I taught English for many years, and Lord of the Flies was the most popular novel my students read, because it is a wonderful adventure story. Beyond the many biblical allusions which are fun to analyze and understand, there is the general appeal of a plot which involves characters crash-landing on a deserted island and being forced to fend for themselves to survive. The prose is fresh and furiously fast-paced, sending the reader hurtling through the pages. Golding's message about society's defects stemming from the nature of mankind is nothing less than timeless.
However, what truly distinguishes Golding's writing is his gift of characterization. He draws the reader into his characters, especially Ralph, Jack, Simon, Roger and Piggy. Each character is compelling in his own right and has his own foibles; no one is flawless. Savage characters like Roger and Jack are always powerful, and we crave to read about their savagery as man tends to be inherently savage. But however daunting Jack and Roger are, their characters tend not to be as rounded as their more civilized counterparts. The reader never quite understands what causes Jack's rapid descent into savagery and what precisely pushes him over the brink, aside from an obvious lust for violence and an obsession with the hunt for the pig. The character of Simon is poignant and he is a significant tragic figure. His imagined conversation with the "Lord of the Flies" is a penetrating, frightening scene, replete with much symbolism.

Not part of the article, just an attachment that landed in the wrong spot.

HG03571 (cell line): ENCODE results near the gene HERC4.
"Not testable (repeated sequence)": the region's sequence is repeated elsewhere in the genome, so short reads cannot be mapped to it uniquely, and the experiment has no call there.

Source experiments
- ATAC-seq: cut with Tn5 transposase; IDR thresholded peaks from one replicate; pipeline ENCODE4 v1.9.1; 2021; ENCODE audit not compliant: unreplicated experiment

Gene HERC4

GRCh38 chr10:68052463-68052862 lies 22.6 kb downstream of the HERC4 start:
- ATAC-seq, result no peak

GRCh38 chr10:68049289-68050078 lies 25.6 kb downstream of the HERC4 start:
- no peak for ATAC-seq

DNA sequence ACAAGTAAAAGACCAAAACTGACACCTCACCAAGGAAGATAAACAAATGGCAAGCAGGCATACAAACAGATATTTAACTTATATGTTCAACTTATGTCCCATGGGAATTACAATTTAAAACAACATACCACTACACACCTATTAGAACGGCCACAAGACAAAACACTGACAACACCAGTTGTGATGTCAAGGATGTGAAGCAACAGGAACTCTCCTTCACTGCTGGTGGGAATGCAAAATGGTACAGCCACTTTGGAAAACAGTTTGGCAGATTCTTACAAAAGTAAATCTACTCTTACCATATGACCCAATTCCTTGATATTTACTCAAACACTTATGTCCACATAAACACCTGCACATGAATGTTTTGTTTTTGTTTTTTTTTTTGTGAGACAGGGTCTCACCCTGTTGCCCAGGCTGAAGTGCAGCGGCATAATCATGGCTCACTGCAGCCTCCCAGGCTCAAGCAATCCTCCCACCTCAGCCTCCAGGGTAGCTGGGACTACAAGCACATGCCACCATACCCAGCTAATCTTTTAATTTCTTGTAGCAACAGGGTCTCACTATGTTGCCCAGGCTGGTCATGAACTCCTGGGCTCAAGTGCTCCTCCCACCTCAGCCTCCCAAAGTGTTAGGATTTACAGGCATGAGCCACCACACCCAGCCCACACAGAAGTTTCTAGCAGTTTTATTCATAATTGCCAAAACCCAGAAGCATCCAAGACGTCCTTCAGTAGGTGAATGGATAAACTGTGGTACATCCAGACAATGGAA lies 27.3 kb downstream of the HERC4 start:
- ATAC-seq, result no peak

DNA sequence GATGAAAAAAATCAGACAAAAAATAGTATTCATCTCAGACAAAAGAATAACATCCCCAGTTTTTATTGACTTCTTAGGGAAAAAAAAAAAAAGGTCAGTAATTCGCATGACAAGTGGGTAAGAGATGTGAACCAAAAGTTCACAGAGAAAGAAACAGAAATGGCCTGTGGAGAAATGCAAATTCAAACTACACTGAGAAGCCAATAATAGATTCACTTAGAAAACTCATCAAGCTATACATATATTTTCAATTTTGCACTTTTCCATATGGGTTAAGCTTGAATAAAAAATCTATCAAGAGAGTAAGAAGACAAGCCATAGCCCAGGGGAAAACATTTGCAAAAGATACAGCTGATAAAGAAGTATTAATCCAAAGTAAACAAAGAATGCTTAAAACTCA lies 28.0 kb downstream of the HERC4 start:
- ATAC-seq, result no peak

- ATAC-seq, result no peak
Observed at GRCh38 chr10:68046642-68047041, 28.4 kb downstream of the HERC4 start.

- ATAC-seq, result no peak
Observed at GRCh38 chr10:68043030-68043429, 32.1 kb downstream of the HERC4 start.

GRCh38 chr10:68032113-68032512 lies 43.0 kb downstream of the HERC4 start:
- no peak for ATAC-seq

Golding's representation of human nature is dark and grim, and extremely daunting. It is a brilliant work, imagining man's return to that state of darkness which it took him thousands of years to escape. Lord of the Flies is an influential novel, on a par with Salinger's Catcher in the Rye, and a must read. Stephen King said of Lord of the Flies, "It is my selection for the book that changed my life. It is both a story with a message and a great tale of adventure. My advice about reading it is to do a lot of it."